BOOK REVIEW: The Hacker and the State: Cyber Attacks and the New Normal of Geopolitics

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In “Hacker and the State: Cyber Attacks and the New Normal of Geopolitics,” a comprehensive work spanning three chapters, Ben Buchanan undertakes a significant exploration of the transformative effect that hackers have had on global affairs over the past two decades. Positioned at the intersection of cyberspace and international relations, Buchanan employs the established concepts of “signaling and shaping” from the field of International Relations (IR), which refer to the tactics and activities that governments or other players use to convey their intentions, sway public opinion, and mold geopolitical outcomes. In IR, signaling refers to deliberate acts or signals taken by states or other actors to tell others about their intentions or capacities, affecting perceptions and forming expectations in the process. Contrarily, shaping describes intentional attempts to alter the dynamics, norms, or structure of the international system to bring about outcomes that support one’s strategic goals or interests. For example, in the field of IR, nuclear capabilities are frequently analyzed as signaling mechanisms due to their potential for catastrophic destruction. Similarly, contemporary scholarship suggests that cyber capabilities have become increasingly instrumental for signaling purposes, reflecting the evolving dynamics of international security and diplomacy.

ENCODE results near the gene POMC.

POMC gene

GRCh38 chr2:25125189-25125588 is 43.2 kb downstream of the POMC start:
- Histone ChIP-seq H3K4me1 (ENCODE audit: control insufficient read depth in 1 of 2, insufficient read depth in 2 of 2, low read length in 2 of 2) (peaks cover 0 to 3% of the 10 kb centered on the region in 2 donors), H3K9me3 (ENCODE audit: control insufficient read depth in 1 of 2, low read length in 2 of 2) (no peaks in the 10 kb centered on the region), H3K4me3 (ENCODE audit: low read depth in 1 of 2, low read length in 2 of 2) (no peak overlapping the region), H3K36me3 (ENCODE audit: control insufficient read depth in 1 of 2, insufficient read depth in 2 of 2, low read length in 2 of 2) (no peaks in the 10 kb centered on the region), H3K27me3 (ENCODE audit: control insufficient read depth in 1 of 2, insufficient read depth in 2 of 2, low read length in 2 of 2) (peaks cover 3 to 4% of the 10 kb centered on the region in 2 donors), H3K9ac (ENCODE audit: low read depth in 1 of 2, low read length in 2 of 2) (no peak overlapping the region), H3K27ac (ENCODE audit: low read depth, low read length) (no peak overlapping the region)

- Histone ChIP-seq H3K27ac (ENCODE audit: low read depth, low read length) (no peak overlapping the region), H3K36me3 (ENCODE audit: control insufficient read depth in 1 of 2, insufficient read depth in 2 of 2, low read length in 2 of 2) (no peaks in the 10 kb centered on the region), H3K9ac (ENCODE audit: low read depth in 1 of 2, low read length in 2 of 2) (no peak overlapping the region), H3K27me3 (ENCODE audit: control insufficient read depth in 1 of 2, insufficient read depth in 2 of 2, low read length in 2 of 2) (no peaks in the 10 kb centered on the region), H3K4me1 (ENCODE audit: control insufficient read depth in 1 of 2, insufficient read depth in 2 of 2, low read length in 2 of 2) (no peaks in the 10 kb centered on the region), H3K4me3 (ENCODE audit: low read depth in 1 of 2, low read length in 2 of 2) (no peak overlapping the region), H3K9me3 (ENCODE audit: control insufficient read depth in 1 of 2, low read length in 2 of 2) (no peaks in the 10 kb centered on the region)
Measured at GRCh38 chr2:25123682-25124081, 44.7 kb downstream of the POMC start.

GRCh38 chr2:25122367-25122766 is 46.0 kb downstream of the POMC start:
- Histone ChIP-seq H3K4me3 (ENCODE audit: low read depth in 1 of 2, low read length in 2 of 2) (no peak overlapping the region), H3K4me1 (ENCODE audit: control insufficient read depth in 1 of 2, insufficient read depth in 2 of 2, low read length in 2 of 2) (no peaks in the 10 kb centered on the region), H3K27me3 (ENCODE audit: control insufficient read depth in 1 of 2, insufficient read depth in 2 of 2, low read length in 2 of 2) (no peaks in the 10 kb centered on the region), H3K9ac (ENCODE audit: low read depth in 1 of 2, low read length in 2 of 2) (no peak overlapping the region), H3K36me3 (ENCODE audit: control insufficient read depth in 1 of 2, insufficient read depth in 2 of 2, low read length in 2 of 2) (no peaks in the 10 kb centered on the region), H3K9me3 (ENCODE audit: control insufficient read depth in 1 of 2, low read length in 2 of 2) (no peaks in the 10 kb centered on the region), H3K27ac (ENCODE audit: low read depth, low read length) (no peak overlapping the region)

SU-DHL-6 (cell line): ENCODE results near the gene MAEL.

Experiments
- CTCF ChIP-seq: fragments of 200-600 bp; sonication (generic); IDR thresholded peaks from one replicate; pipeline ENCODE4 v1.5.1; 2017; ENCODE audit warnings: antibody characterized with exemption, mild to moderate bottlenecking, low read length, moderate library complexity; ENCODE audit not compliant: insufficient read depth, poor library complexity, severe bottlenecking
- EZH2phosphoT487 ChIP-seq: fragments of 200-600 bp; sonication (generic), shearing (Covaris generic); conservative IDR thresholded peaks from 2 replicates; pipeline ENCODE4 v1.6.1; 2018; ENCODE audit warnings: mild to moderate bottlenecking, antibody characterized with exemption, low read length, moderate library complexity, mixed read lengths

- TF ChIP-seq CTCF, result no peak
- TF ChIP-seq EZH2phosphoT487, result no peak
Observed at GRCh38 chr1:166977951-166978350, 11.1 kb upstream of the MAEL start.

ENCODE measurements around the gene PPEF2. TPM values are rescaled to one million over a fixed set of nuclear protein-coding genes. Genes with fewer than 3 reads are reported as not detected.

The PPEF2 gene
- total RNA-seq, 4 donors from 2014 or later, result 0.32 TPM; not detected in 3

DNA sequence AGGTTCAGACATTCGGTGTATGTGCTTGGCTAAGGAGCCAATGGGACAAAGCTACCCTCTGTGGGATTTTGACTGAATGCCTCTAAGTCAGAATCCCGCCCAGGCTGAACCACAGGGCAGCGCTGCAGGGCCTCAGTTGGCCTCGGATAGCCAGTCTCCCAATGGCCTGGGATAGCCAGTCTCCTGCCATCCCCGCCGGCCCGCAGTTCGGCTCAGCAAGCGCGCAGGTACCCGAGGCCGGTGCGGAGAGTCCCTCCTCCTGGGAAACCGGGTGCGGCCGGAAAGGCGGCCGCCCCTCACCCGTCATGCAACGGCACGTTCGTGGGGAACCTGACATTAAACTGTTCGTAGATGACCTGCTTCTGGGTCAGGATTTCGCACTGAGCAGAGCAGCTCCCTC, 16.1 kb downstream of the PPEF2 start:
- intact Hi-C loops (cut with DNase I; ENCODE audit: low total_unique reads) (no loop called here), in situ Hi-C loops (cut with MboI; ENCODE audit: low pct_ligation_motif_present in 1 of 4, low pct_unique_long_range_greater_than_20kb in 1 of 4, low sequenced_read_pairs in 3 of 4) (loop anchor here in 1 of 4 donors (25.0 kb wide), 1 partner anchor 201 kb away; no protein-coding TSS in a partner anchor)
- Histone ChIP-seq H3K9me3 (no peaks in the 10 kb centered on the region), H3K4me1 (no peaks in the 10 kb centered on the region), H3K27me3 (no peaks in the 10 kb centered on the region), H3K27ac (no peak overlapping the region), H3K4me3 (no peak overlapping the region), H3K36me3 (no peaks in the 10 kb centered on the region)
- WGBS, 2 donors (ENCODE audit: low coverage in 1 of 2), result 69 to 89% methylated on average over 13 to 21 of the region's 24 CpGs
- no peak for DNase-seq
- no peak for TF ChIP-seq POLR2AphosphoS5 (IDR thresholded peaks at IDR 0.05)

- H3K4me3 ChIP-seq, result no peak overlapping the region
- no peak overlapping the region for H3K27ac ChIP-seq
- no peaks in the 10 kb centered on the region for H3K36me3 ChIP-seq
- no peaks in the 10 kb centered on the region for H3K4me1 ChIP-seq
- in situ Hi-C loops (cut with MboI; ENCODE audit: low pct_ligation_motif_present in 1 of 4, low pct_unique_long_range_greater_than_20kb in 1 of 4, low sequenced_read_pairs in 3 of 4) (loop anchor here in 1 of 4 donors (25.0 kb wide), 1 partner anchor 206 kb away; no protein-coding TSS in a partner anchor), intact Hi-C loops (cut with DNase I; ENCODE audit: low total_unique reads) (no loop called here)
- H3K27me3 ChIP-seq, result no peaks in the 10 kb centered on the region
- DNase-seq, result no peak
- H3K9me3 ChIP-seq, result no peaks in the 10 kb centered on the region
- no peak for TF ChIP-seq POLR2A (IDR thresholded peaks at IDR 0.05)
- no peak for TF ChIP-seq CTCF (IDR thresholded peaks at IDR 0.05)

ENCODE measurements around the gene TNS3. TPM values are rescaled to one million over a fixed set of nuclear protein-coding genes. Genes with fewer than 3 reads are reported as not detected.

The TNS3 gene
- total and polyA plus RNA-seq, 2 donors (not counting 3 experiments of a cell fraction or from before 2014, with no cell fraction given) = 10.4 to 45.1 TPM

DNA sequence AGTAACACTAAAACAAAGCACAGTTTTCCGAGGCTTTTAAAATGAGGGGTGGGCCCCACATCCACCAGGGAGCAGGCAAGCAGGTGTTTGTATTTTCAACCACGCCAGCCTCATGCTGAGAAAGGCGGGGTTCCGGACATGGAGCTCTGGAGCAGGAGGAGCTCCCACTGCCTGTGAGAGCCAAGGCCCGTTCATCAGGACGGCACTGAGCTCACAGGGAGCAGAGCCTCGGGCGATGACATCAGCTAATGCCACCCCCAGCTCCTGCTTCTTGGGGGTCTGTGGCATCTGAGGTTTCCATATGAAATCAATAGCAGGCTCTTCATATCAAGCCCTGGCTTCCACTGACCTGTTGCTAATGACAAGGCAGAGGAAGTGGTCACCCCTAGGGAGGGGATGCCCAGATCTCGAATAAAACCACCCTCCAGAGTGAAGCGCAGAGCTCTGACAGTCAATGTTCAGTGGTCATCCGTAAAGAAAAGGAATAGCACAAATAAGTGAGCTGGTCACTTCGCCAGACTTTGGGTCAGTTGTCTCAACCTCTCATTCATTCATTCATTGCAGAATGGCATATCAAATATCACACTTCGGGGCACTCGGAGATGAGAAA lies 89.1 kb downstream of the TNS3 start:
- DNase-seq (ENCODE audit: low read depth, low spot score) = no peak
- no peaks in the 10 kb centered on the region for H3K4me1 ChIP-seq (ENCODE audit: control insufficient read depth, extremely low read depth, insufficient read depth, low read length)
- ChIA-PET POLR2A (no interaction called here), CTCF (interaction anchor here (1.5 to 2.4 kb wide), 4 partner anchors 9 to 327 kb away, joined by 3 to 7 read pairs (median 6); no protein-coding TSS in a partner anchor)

Hacker, Cyber Attacks, Geopolitics


Enescan Lorci, “Ben Buchanan, The Hacker and the State: Cyber Attacks and the New Normal of Geopolitics (Harvard University Press, 2020)”, Uluslararasi Iliskiler, Advanced Online Publication, 24 May 2024, pp. 1-3.


Enescan LORCİ PhD Candidate, Institute of China and Asia-Pacific Studies, National Sun Yat-Sen University, Kaohsiung E-Mail: [email protected] Orcid: 0000-0003-0111-6331

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